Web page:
Maybe I can get back to writing.
The story of Joseph in Egypt is a beautiful story that reveals many truths. At this point in the story, Joseph is a leader in Egypt when his brothers come to him for help without knowing his identity as their brother. It had been twenty years and much had changed. Joseph waits a few minutes to reveal his identity but when he does it is worth the wait. There is forgiveness towards his brothers and praise for God within his words.
1 Joseph could stand it no longer. There were many people in the room, and he said to his attendants, “Out, all of you!” So he was alone with his brothers when he told them who he was. 2 Then he broke down and wept. He wept so loudly the Egyptians could hear him, and word of it quickly carried to Pharaoh’s palace.
3 “I am Joseph!” he said to his brothers. “Is my father still alive?” But his brothers were speechless! They were stunned to realize that Joseph was standing there in front of them.4 “Please, come closer,” he said to them. So they came closer. And he said again, “I am Joseph, your brother, whom you sold into slavery in Egypt. 5 But don’t be upset, and don’t be angry with yourselves for selling me to this place. It was God who sent me here ahead of you to preserve your lives. 6 This famine that has ravaged the land for two years will last five more years, and there will be neither plowing nor harvesting. 7 God has sent me ahead of you to keep you and your families alive and to preserve many survivors.[a] 8 So it was God who sent me here, not you! And he is the one who made me an adviser[b] to Pharaoh—the manager of his entire palace and the governor of all Egypt.
9 “Now hurry back to my father and tell him, ‘This is what your son Joseph says: God has made me master over all the land of Egypt. So come down to me immediately! 10 You can live in the region of Goshen, where you can be near me with all your children and grandchildren, your flocks and herds, and everything you own. 11 I will take care of you there, for there are still five years of famine ahead of us. Otherwise you, your household, and all your animals will starve.’”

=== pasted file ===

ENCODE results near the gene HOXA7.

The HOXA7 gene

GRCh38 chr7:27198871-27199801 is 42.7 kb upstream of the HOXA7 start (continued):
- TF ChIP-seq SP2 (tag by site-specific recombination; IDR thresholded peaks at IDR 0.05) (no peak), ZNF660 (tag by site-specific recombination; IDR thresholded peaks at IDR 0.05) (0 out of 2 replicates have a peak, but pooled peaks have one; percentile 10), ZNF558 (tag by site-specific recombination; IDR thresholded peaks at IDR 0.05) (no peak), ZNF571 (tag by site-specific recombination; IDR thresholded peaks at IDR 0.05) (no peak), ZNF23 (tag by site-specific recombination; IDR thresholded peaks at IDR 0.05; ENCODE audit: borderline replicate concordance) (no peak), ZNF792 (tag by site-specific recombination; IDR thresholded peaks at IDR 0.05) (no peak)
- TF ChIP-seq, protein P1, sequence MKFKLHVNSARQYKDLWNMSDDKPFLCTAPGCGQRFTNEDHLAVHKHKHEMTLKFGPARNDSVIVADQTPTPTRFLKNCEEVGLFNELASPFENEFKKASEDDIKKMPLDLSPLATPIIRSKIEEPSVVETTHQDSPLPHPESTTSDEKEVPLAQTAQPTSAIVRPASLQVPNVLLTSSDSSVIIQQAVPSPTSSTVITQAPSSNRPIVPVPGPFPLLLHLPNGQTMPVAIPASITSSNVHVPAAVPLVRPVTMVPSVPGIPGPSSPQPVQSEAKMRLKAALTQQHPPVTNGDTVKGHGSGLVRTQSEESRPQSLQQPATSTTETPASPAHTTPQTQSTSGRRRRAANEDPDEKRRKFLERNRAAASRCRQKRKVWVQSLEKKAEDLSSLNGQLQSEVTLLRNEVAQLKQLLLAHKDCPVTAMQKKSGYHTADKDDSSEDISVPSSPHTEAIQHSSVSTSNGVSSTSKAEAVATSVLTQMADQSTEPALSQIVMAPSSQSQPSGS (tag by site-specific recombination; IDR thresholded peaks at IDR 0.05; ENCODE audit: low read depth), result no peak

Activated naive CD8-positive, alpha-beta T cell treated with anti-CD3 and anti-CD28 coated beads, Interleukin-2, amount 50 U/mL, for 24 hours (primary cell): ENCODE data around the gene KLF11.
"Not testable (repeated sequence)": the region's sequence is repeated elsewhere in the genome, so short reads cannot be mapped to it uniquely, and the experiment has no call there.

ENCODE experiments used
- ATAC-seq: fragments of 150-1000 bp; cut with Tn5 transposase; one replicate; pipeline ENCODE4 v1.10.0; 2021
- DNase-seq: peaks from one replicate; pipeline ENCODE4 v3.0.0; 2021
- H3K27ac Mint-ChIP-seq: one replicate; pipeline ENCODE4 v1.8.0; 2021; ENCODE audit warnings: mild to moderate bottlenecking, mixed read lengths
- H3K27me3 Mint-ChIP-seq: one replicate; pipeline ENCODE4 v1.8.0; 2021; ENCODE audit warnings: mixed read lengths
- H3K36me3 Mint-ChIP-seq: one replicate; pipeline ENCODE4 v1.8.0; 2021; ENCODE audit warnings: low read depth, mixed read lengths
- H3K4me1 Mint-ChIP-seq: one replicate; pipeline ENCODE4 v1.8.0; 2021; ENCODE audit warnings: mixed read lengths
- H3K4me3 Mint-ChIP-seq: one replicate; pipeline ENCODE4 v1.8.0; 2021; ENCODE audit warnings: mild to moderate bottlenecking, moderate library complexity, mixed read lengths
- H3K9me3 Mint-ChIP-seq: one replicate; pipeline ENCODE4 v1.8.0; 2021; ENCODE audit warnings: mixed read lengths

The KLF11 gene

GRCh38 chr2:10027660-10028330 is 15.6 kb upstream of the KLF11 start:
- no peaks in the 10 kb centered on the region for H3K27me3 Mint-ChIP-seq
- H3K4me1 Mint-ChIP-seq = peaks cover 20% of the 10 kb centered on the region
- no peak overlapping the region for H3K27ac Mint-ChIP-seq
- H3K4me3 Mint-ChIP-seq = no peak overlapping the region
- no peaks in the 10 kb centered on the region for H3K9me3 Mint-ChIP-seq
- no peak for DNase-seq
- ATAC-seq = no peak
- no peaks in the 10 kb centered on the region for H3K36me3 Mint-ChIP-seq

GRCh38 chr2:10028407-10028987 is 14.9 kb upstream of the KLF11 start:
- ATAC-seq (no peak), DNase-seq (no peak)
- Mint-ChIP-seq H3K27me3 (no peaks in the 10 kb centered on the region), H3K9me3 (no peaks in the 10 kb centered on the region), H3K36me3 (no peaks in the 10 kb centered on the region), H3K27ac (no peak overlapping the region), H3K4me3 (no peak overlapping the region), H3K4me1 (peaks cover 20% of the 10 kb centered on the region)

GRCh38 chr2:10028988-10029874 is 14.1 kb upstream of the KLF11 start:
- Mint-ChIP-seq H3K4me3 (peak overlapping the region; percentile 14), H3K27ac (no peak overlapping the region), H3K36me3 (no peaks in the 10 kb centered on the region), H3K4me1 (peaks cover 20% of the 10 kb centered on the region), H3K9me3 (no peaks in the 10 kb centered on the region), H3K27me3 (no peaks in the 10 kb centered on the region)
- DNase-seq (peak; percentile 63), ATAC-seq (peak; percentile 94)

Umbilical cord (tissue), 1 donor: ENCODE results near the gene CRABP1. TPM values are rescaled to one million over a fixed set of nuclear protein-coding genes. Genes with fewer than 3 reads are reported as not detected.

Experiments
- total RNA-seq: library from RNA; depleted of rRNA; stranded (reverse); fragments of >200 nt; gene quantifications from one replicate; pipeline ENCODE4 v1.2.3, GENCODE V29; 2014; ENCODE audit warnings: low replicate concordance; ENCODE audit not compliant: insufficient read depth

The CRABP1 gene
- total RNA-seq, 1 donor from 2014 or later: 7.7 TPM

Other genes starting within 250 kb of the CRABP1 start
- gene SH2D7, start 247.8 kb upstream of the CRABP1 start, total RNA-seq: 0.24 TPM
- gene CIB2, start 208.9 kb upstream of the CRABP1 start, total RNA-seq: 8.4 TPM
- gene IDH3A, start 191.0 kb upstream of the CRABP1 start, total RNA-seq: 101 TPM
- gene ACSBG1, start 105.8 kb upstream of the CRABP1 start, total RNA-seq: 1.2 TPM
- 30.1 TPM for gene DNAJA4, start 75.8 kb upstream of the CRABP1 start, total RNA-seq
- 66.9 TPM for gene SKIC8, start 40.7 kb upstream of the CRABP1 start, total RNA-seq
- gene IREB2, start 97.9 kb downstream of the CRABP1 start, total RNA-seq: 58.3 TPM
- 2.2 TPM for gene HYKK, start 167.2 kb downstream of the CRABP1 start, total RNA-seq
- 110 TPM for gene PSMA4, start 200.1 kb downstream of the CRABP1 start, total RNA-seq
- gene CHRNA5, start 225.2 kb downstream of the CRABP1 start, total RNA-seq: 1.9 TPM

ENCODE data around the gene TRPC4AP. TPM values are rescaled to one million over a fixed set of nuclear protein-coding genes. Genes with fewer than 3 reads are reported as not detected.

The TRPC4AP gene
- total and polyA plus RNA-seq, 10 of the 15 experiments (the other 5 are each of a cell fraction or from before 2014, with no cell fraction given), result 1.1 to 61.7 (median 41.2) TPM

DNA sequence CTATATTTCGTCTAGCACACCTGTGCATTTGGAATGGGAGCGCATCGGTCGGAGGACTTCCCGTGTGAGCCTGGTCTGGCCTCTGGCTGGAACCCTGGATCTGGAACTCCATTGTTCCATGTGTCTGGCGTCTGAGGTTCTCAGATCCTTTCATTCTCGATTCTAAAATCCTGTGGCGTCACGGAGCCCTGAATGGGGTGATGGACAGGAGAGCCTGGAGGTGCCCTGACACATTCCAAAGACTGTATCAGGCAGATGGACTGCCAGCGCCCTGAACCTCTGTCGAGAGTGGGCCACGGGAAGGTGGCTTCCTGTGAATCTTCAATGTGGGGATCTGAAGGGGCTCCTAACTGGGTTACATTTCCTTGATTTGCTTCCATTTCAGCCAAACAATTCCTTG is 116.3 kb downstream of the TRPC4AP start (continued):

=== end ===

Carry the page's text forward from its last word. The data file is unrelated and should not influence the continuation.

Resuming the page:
When his brothers came to him, Joseph had two choices: forgive or harbor resentment. In the world’s eyes he had every right to harbor resentment; his brothers had thrown him into a pit and then sold him simply because they were jealous of his coat and father’s love. Thankfully Joseph chose forgiveness even though his brothers had committed major wrongs against Joseph. Corrie ten Boom says “forgiveness is an act of the will, and the will can function regardless of the temperature of the heart.” Joseph chose to put aside his feelings about the past and forgive his brothers even though he was in a position to harm his brothers.
It was God who sent me here ahead of you to preserve your lives….God has sent me ahead of you to keep you and your families alive and to preserve many survivors. So it was God who sent me here, not you! Genesis 45: 5, 7, 8
20 You intended to harm me, but God intended it all for good. He brought me to this position so I could save the lives of many people. Genesis 50:20
In the midst of a tough situation, Joseph not only forgave his brothers but also gave glory to God. He mentioned three times to his brothers that God was the one in charge of everything. Joseph could have blamed his brothers for everything, but part of forgiveness is recognizing how God moves through every situation. Joseph fixed his eyes on God rather than looking at his current situation.
Since you have been raised to new life with Christ, set your sights on the realities of heaven, where Christ sits in the place of honor at God’s right hand. Think about the things of heaven, not the things of earth.
So as you move through this life, remember to look for God in every situation. Be quick to forgive people as you realize that holding resentment only detracts from God’s glory. Keep your eyes focused on God rather than on the hurts of this world.